The last thing students want to think about this time of year is standardized testing. Torn between March Madness, incipient Spring Fever, and the start of a new baseball season on the one hand, and their end-of-the-year push for their best grades of the year and looming final essays, projects, and exams on the other, many students go into deep denial about standardized testing in the spring. At CollegePrepExpress, LLC, we feel ya, ye overburdened teens.
The brutal truth is that standardized tests–irrespective that most don’t measure anything worth measuring–do still count a lot for college admissions to most schools. Those who tap their best internal resources to find a way to carve out about a half hour a day for test prep over the last three months of the school year are handsomely rewarded: 9th and 10th graders can put some SAT Subject Test scores in the bank, to be withdrawn for their college apps only if they do well, and 11th graders can take a real shot at BEING DONE with the whole standardized testing process before they leave for summer vacation, making the fall of senior year so much more productive and–let’s face it–so much more enjoyable.
So which standardized tests should you take? 9th and 10th graders should in most cases take at least one SAT Subject Test on June 6. Math Level 1 is a great introduction to the mathematical material covered on the big SAT and ACT tests, and, once again, it’s a no-lose proposition with score choice. A worst-case scenario is that you gain valuable testing experience. Similarly, since you can take up to three one-hour Subject Tests,CollegePrepExpress, LLC, recommends that you take a test in any subject that overlaps with a class at school. For example, if you’re taking U.S. History, take the U.S. History Subject Test; if you’re taking Biology, take a Biology Subject Test; if you’re good at English, try the Literature Subject Test (note that you need no content knowledge in the history of literature; rather, it’s a reading comprehension and literary terms test, where about half the passages are based on poems). The timing is great with regard to final exams: as you’re studying for either your finals or your Subject Tests, you’re simultaneously studying for the other :-).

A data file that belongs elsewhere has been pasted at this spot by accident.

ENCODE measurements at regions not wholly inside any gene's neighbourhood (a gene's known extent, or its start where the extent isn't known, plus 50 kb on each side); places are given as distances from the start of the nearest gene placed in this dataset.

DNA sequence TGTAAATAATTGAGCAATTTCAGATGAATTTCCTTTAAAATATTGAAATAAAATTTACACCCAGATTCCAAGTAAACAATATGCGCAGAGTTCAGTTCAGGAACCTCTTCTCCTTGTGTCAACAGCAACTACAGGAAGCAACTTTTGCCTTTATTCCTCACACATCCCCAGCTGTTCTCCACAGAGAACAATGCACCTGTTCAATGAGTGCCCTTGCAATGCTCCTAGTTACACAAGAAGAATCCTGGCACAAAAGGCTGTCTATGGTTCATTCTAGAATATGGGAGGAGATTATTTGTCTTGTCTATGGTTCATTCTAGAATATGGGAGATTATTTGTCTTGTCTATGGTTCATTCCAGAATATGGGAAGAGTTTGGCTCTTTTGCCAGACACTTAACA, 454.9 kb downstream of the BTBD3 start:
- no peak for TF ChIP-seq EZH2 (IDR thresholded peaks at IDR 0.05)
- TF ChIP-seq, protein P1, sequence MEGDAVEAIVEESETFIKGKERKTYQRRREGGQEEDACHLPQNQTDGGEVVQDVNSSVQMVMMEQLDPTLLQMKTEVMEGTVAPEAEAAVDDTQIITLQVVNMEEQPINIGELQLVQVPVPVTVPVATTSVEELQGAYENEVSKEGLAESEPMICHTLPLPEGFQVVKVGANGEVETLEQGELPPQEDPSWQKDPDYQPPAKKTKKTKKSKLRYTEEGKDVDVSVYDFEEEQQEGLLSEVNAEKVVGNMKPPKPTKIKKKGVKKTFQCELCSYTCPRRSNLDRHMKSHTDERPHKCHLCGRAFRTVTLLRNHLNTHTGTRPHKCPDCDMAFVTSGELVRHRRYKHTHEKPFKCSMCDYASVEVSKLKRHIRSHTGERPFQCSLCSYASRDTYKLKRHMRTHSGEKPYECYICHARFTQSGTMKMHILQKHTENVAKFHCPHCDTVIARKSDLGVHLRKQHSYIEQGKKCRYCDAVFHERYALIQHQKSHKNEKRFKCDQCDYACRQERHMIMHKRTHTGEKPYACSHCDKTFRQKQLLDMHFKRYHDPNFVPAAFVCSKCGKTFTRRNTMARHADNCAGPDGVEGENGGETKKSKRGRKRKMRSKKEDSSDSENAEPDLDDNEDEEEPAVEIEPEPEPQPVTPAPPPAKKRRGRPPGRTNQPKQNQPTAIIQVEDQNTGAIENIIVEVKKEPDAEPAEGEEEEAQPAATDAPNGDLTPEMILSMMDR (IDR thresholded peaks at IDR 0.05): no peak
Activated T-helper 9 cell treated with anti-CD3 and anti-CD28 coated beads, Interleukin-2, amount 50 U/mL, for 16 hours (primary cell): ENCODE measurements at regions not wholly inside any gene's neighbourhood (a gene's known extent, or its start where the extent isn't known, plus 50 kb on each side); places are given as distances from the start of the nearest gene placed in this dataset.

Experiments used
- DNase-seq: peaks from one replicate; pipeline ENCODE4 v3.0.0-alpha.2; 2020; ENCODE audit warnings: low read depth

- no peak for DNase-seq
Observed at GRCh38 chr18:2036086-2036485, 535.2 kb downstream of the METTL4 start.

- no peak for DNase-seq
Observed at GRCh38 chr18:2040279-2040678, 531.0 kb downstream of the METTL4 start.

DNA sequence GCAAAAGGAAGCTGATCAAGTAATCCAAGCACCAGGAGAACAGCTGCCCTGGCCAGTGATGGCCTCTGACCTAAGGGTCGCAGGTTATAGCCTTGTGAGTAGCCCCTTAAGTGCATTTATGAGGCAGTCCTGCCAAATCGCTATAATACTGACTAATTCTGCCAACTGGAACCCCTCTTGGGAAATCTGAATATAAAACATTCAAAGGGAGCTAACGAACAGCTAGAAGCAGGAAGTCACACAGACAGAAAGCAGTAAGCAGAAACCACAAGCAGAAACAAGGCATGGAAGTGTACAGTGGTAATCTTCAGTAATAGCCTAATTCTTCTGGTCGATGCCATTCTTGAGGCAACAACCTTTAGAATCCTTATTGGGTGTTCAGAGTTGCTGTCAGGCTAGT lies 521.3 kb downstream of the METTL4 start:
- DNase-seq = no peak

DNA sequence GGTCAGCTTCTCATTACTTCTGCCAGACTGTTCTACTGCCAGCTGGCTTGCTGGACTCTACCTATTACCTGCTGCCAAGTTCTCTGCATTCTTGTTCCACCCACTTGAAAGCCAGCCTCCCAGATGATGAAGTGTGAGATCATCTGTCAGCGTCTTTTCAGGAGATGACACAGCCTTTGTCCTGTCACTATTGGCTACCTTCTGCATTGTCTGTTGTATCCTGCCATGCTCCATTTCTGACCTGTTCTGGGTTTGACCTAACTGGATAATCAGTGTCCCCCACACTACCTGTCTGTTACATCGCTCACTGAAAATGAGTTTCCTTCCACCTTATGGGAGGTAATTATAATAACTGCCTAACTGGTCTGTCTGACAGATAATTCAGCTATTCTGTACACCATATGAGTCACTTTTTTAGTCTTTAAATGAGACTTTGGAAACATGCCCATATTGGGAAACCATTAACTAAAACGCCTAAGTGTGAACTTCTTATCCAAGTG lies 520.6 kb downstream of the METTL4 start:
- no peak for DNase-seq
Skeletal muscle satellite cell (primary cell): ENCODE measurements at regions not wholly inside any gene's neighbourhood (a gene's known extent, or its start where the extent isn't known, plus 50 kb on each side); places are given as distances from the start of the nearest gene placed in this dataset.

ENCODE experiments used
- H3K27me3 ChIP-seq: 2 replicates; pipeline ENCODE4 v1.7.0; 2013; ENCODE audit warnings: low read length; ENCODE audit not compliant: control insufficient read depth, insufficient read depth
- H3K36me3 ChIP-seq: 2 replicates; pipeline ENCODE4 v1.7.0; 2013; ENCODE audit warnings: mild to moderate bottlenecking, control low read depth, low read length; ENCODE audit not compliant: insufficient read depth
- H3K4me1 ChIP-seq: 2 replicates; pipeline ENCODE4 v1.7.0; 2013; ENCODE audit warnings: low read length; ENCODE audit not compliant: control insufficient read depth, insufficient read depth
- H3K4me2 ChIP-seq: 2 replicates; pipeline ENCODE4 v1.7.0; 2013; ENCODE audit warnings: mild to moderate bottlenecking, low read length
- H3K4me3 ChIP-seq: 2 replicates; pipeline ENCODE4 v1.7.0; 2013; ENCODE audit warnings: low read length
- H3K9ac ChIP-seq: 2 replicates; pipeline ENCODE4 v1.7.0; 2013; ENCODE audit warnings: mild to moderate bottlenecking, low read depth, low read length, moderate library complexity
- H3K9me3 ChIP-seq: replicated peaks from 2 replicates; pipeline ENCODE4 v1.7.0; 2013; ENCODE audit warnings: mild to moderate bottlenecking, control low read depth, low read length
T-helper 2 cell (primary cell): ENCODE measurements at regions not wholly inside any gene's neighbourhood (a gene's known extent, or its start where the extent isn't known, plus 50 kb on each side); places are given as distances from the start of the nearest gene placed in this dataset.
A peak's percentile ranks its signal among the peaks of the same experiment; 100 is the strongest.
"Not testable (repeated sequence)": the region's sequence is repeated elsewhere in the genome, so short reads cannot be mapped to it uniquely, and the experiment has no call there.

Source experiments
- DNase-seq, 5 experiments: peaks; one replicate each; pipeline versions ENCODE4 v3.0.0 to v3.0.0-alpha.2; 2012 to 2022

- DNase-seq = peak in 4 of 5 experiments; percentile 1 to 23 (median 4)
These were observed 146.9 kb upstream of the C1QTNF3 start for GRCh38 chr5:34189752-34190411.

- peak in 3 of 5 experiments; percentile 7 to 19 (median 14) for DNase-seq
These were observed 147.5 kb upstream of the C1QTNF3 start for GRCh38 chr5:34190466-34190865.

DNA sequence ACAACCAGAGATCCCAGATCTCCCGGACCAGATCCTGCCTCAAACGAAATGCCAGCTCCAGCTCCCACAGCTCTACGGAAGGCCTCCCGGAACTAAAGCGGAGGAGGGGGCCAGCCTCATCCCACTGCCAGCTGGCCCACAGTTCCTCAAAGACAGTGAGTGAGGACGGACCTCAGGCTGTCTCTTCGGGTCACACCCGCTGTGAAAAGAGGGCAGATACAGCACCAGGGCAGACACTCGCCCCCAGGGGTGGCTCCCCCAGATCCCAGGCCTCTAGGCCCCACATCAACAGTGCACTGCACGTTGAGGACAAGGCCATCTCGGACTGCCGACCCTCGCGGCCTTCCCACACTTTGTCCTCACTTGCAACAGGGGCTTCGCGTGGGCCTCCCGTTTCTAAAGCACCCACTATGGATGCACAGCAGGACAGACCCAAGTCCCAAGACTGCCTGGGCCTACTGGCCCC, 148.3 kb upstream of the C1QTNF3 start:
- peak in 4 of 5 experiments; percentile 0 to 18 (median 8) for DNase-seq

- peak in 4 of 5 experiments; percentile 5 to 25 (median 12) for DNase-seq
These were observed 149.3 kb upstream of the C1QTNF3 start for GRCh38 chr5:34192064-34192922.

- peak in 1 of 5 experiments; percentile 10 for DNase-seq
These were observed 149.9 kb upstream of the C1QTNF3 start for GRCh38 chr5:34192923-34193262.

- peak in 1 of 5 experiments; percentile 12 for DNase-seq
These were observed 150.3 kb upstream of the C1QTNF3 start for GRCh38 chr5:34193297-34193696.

As for juniors, you should follow the advice in the preceding paragraph as well. That is, take up to three (three darts are better than one or two) Subject Tests–definitely a Math Level 1 and/or 2, and any other subject you’re currently taking in school that has a Subject Test in that discipline. That’s in addition to the regular SAT and ACT, which you should, in most cases, be planning to take on April 10 (ACT), May 1 (SAT), and again on June 6 (SAT). Hey, no one said junior year was going to be easy. But just think, if you buckle down now, and dig deep with a disciplined approach to standardized tests, you may well be DONE with them by the end of junior year. You will thank me in the fall, if not sooner ;-).